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International Commission on media violence finds all viewers affected

28th of August 2012, 12:53 pm


 International Commission on media violence finds all viewers affected

A special Commission set up by the International Society for Research on Aggression has found that ‘every viewer or player is affected in some way’ and that ‘exposure to media violence is one risk factor for increased aggression in both the short and long term’. The Commission’s findings are published in the Sep/ Oct issue of the journal Aggressive Behavior. To access the full report please visit .

Australian academic Dr Wayne Warburton, one of the Commission’s 12 international authors, says ‘the members took a fair and balanced look at the existing research. They found that exposure to a range of violent media can act as triggers for aggressive thoughts and feelings already stored in the memory. If these aggressive thoughts and feelings are activated over and over again through repeated exposure to media violence they can become chronically accessible and therefore are more likely to influence behaviour. Other well demonstrated effects include desensitisation to violence, and changes to the way people view the world. Interestingly, the best designed studies found these effects most strongly. The Commission noted that such effects should not be seen as surprising – most people believe that advertising can change our thoughts, feelings and behaviour, and the same sorts of processes are implicated in the influence of media violence’.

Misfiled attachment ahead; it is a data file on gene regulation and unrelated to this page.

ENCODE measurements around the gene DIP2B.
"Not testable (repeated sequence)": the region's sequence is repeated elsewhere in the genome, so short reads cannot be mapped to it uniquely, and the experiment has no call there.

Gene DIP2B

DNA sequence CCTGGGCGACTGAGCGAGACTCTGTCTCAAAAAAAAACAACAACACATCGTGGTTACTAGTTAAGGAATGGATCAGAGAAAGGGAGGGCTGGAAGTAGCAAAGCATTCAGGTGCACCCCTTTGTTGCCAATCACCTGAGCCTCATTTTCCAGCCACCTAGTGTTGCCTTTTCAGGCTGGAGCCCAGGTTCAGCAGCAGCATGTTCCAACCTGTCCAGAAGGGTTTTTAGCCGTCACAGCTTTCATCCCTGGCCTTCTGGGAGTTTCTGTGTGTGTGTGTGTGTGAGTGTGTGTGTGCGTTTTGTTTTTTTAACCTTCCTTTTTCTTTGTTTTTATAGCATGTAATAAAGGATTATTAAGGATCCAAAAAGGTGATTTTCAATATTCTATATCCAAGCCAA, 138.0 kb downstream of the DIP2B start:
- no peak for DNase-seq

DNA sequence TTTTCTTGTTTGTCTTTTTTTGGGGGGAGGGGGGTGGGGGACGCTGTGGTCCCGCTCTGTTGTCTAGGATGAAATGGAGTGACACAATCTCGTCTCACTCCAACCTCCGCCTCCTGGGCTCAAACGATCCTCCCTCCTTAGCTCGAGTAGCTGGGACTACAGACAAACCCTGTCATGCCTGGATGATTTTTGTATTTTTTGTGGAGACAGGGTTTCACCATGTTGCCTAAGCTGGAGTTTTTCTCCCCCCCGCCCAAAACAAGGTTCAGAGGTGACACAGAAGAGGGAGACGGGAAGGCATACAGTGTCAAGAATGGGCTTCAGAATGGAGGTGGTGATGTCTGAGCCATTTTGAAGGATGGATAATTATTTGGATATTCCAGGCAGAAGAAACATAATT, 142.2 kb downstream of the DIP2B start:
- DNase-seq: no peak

Prof Elizabeth Handsley, President of the Australian Council on Children and the Media said, ‘The Commission’s findings are just the kind of evidence on which Australia’s classification system should be based’. She continued, ‘The present system is based on concepts like offence and confusion that have no basis in science. The research tells us which kinds of violence raise the risk of an adverse influence on children at different ages, for example glamorised violence. The criteria should be revised to reflect this knowledge. This would enhance the standing of the classification system as a provider of accurate information about content and impact’.

Professor Handsley said, ‘Parents are finding it harder and harder to monitor their children’s media use. Government needs to act to ensure that parents are well informed about the risks from violent and fear-provoking content, and have easy access to information about content in films and games and the likely influence on thoughts, attitudes and behaviour at different age levels’.

ACCM Vice President and child psychologist Dr C Glenn Cupit said that the Commission’s broad findings were not new but deserved prominence as they came from an international group of scholars all with a track record of research into aggression. Further it was time that the long- perpetuated myth that ‘the jury was still out on the impacts of media violence’ was debunked.  He said ‘as long ago as 2000, the Australian Psychological Society reported that media violence increased the risks of the use of aggression to solve conflict and of desensitisation to the use of violence.  Action is well overdue’.


ACCM is a unique national community organisation, which strives for a media environment that supports the health, safety and wellbeing of Australian children. It is committed to promoting healthy choices and stronger voices in children’s media. ACCM delivers the free Know Before You Go movie review service for parents and to date has reviewed over 700 movies. The reviews inform parents about movie content and the likely impacts on children at different ages and stages.

For more information or to arrange an interview, please email or call on (08) 8376 2111,